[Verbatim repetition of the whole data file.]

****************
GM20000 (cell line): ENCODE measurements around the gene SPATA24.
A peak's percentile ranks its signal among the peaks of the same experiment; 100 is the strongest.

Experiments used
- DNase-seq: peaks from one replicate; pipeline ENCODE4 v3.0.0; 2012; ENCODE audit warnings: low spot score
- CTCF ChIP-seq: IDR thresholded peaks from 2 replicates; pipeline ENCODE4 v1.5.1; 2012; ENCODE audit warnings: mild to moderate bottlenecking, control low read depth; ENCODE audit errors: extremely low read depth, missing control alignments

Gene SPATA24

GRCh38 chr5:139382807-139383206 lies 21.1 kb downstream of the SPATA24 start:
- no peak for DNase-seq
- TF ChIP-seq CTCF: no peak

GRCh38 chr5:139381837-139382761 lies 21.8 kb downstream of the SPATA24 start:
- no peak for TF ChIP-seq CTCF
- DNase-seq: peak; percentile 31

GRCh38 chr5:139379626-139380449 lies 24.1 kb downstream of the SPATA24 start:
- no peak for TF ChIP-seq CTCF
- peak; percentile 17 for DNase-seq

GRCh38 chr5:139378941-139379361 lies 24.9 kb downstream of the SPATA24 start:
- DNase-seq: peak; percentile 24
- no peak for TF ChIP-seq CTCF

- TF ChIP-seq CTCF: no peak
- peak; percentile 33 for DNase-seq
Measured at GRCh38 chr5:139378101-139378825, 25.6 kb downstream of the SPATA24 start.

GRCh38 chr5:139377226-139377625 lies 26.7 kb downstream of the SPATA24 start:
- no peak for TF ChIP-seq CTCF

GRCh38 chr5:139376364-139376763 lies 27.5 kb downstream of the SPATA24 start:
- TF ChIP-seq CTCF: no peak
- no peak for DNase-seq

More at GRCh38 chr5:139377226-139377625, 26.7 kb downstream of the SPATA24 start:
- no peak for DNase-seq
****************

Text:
GM20000 (cell line): ENCODE measurements around the gene SPATA24.
A peak's percentile ranks its signal among the peaks of the same experiment; 100 is the strongest.

Experiments used
- DNase-seq: peaks from one replicate; pipeline ENCODE4 v3.0.0; 2012; ENCODE audit warnings: low spot score
- CTCF ChIP-seq: IDR thresholded peaks from 2 replicates; pipeline ENCODE4 v1.5.1; 2012; ENCODE audit warnings: mild to moderate bottlenecking, control low read depth; ENCODE audit errors: extremely low read depth, missing control alignments

Gene SPATA24

GRCh38 chr5:139382807-139383206 lies 21.1 kb downstream of the SPATA24 start:
- no peak for DNase-seq
- TF ChIP-seq CTCF: no peak

GRCh38 chr5:139381837-139382761 lies 21.8 kb downstream of the SPATA24 start:
- no peak for TF ChIP-seq CTCF
- DNase-seq: peak; percentile 31

GRCh38 chr5:139379626-139380449 lies 24.1 kb downstream of the SPATA24 start:
- no peak for TF ChIP-seq CTCF
- peak; percentile 17 for DNase-seq

GRCh38 chr5:139378941-139379361 lies 24.9 kb downstream of the SPATA24 start:
- DNase-seq: peak; percentile 24
- no peak for TF ChIP-seq CTCF

- TF ChIP-seq CTCF: no peak
- peak; percentile 33 for DNase-seq
Measured at GRCh38 chr5:139378101-139378825, 25.6 kb downstream of the SPATA24 start.

GRCh38 chr5:139377226-139377625 lies 26.7 kb downstream of the SPATA24 start:
- no peak for TF ChIP-seq CTCF

GRCh38 chr5:139376364-139376763 lies 27.5 kb downstream of the SPATA24 start:
- TF ChIP-seq CTCF: no peak
- no peak for DNase-seq

More at GRCh38 chr5:139377226-139377625, 26.7 kb downstream of the SPATA24 start:
- no peak for DNase-seq